Special votes are cast by people who are not on the printed electoral roll for the electoral district in which they are voting. This may be because they are voting outside of their electoral district, or because they had not enrolled before the closing date for the printed rolls. These special votes may be cast before election day as an early vote, or on election day itself. They aren't counted on election day, but rather a few days after the polls close.
Now, we don't know what proportion of the wave of early votes that we are seeing - it's possible that some 600,000 people, or 20-odd percent of voters, will have voted by the end of today - are casting advance ordinary votes or special votes. But given the comparatively low enrolment figures at the moment - only 91 percent of eligible voters are enrolled to vote, compared to 93-95 percent in previous elections - you might suspect that there's a fair chunk of not-enrolled folk who are showing up at polling places, filling out enrollment forms (so that they will appear on the electoral roll), and then casting special votes.
(An important note for anyone not yet enrolled to vote - you will not be able to do this tomorrow! So if you want to vote, you must get an enrolment form from your nearest Post Shop, fill it out, and give it to the staff there before it closes tonight! If you don't, then your vote won't be counted.)
Which means that we could concievably be going to see a largish number of special votes remaining to be counted after the election night results are announced. In 2011, there were 263,469 of these that had to be counted after the election - well over 10 percent of the final total. It is possible we'll see even more this time around. And these special votes don't even start getting counted until 10 days after election day, meaning that we don't see the results of the count for at least 2 weeks.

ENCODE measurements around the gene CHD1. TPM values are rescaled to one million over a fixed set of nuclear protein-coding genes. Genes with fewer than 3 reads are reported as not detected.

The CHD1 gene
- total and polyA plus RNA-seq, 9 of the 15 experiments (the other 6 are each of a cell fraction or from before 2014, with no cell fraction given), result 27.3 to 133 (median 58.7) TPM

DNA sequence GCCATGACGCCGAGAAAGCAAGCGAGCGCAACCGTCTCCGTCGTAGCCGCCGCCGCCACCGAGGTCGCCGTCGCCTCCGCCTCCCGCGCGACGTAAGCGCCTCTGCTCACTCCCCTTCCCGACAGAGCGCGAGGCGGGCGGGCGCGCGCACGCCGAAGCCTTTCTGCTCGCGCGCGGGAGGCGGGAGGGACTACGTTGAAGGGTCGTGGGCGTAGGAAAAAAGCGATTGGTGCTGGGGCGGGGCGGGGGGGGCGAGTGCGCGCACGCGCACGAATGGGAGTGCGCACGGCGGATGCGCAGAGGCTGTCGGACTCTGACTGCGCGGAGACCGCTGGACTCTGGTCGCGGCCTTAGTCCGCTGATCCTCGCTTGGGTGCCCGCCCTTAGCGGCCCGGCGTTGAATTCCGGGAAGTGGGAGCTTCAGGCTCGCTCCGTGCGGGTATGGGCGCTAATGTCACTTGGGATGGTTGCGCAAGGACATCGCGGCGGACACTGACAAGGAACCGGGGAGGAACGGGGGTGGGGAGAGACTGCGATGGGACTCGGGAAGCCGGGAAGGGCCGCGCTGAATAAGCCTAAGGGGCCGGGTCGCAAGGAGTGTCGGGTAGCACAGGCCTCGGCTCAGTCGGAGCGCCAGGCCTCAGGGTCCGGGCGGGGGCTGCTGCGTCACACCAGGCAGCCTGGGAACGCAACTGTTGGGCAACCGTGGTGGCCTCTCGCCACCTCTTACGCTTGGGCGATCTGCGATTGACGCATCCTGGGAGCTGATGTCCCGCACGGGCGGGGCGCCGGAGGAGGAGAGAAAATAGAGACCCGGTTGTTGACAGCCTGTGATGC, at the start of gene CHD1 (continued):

All of which means it may not be over even when it looks to be over. Because if past special vote trends hold true for this election (no guarantee that they will, but), special votes tend to favour parties on "the Left" (i.e. the Greens and Labour). Which, in a tight-run result may prove crucial to the final outcome. Furthermore, in some important electorates - Te Tai Tokerau, especially - the counting of specials may swing the result one way or the other. So just bear that in mind.
Finally, a word on Government Formation.
Starting on Saturday night and getting louder on Sunday onwards, there will be a chant raised: "The largest party has a moral mandate to govern!" We need to recognise this claim for what it is (and is not).
It is not a statement of constitutional practice or obligation. There is nothing - nothing - in our constitutional arrangements that says the largest party has any sort of right to be a part of government. The constitutional rule is clear and minimal: you need a majority of MPs to support you on issues of confidence and supply. And that is all.
So what this claim is is an appeal to New Zealander's understanding of how things ought to work. Which is fine - government formation is a political process, people are going to use political arguments to try and get the result they want, and that will include making appeals to the public's view of what is right and proper.
But do not let people insert a "must" for an "ought". If the next government is formed without the largest party being a part of it, then that is a perfectly acceptable constitutional outcome. Whether it is the right outcome is then for the public to judge.
OK. I'm done for now. I'll be on National Radio's Sunday morning post-election wrap up from 7-9am, when I'll be able to make some comments on what has actually happened. Before then, I'll be taking my 3 and 6 year old down to the Long Beach hall on Saturday morning to take part in voting. They are very excited about the prospect, having formed decided and hard-line views on the comparative merits of the various parties (based primarily on whether or not they like the colours associated with them).
So let's rediscover the kid inside ourselves. Make it an event. Join the communal celebration. Go and vote.